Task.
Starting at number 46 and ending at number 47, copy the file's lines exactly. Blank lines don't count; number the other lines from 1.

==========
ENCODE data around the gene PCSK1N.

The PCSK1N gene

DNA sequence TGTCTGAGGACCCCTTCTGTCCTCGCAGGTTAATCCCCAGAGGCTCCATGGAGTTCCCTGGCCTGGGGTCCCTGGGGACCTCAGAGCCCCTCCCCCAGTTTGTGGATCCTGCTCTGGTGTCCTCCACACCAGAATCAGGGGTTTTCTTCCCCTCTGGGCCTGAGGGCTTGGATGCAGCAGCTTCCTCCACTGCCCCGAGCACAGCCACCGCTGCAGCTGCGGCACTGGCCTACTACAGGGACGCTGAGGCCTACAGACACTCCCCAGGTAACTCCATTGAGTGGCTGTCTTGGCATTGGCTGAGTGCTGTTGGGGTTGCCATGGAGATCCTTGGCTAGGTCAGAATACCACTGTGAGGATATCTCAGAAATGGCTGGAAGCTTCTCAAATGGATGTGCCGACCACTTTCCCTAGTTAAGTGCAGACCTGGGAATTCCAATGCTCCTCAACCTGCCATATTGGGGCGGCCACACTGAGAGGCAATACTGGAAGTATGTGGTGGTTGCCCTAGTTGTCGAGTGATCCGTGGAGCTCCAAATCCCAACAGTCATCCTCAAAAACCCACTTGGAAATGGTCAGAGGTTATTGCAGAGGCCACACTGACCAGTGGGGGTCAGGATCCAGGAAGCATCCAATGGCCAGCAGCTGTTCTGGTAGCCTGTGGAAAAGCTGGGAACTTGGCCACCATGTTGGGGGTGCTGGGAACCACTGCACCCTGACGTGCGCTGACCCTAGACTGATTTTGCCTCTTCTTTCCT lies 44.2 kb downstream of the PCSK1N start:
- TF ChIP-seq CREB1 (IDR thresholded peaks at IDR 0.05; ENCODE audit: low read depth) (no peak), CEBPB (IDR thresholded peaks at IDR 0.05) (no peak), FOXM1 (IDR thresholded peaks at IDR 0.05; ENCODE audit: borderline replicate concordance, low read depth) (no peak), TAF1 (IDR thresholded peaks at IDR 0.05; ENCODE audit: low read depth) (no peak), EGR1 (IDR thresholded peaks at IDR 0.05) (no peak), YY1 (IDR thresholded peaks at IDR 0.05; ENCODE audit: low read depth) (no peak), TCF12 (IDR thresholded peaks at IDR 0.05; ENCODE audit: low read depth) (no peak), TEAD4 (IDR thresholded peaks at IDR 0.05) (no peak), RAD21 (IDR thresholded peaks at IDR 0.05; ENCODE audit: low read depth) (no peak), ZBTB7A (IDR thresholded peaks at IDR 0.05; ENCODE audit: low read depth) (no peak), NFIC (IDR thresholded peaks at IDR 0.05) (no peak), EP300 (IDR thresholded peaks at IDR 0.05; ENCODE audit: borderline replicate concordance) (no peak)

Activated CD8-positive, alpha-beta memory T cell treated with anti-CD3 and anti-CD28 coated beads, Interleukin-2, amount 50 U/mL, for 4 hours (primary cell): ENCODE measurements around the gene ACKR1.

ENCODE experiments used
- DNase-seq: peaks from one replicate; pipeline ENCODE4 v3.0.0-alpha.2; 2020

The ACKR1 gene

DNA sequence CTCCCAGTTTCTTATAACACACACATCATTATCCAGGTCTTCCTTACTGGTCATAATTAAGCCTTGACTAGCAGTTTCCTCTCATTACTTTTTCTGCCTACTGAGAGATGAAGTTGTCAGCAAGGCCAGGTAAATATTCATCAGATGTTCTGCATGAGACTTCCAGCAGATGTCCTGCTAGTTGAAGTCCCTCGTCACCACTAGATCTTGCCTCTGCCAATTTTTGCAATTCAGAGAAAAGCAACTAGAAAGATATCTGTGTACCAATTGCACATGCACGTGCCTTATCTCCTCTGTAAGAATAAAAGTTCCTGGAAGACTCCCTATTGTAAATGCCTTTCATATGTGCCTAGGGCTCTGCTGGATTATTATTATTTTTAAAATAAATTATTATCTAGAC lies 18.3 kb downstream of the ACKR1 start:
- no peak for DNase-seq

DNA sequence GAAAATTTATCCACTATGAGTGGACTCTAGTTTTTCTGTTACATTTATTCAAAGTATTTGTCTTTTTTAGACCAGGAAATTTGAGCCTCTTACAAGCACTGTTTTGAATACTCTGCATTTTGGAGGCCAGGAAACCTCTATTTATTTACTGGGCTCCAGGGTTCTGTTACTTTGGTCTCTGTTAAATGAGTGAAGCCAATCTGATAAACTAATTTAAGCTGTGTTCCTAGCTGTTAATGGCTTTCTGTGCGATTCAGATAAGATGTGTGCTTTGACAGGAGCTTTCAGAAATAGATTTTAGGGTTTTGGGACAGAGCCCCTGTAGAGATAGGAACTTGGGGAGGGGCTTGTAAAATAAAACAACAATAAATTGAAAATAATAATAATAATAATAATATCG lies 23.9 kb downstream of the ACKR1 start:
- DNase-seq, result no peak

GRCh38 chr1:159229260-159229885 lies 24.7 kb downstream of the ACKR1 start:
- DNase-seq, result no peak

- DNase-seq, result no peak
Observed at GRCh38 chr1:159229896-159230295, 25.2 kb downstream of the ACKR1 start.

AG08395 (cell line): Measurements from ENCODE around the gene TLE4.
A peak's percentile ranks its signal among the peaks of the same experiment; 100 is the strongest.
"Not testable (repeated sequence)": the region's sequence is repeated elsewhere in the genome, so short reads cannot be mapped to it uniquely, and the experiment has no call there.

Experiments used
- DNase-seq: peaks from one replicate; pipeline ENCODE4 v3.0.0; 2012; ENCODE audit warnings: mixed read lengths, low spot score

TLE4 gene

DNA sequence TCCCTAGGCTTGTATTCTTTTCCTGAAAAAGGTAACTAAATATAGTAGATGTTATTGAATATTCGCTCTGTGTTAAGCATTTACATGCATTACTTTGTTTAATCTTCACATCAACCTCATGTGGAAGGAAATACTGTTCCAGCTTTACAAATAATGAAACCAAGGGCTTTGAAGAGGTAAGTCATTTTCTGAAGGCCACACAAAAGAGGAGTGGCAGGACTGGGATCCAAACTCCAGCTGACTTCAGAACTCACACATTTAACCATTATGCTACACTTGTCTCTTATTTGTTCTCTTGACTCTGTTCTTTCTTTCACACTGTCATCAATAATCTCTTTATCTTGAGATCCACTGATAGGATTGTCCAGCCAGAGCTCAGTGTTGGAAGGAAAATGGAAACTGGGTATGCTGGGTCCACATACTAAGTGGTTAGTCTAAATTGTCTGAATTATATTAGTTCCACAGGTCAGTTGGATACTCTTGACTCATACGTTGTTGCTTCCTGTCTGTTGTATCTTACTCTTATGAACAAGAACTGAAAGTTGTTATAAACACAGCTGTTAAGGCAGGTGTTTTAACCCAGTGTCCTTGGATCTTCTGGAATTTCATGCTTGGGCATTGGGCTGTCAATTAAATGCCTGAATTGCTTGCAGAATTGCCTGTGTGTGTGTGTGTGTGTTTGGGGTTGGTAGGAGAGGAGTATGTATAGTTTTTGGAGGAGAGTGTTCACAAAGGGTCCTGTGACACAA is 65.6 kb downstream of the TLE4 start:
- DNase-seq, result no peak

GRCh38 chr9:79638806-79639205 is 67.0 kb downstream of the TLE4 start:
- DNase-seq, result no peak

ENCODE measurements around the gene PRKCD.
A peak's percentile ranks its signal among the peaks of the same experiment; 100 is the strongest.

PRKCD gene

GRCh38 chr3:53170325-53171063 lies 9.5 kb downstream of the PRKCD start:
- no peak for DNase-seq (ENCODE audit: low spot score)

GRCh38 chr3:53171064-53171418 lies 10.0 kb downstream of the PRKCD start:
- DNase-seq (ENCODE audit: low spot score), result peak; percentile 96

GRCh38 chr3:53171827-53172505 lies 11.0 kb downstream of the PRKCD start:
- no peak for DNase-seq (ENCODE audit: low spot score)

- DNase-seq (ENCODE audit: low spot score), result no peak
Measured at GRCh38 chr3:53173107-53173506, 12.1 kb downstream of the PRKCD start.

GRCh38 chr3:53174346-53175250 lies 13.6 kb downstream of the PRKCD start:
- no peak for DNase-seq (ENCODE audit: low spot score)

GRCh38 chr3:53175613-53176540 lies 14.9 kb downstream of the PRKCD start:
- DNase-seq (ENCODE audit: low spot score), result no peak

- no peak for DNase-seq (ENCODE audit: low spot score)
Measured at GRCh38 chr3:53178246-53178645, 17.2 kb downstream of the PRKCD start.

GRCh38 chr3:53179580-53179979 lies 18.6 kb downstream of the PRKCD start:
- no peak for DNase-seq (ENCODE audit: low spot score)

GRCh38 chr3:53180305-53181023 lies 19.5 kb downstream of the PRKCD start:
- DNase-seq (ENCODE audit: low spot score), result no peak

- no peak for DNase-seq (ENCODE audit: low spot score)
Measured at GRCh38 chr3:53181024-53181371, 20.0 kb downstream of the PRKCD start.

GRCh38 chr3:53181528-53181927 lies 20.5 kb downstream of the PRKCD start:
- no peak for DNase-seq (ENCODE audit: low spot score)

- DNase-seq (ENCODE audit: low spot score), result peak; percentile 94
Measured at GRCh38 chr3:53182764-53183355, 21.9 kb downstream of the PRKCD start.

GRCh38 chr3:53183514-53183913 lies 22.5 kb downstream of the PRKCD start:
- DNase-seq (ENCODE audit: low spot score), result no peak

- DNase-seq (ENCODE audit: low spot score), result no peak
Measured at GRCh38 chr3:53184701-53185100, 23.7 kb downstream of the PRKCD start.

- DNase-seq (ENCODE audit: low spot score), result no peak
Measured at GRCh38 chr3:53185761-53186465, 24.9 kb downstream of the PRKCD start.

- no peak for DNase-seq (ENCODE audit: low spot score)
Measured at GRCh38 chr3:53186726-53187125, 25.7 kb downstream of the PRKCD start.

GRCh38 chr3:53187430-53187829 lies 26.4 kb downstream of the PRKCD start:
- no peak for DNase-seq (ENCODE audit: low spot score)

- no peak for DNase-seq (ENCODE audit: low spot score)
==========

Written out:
GRCh38 chr3:53180305-53181023 lies 19.5 kb downstream of the PRKCD start:
- DNase-seq (ENCODE audit: low spot score), result no peak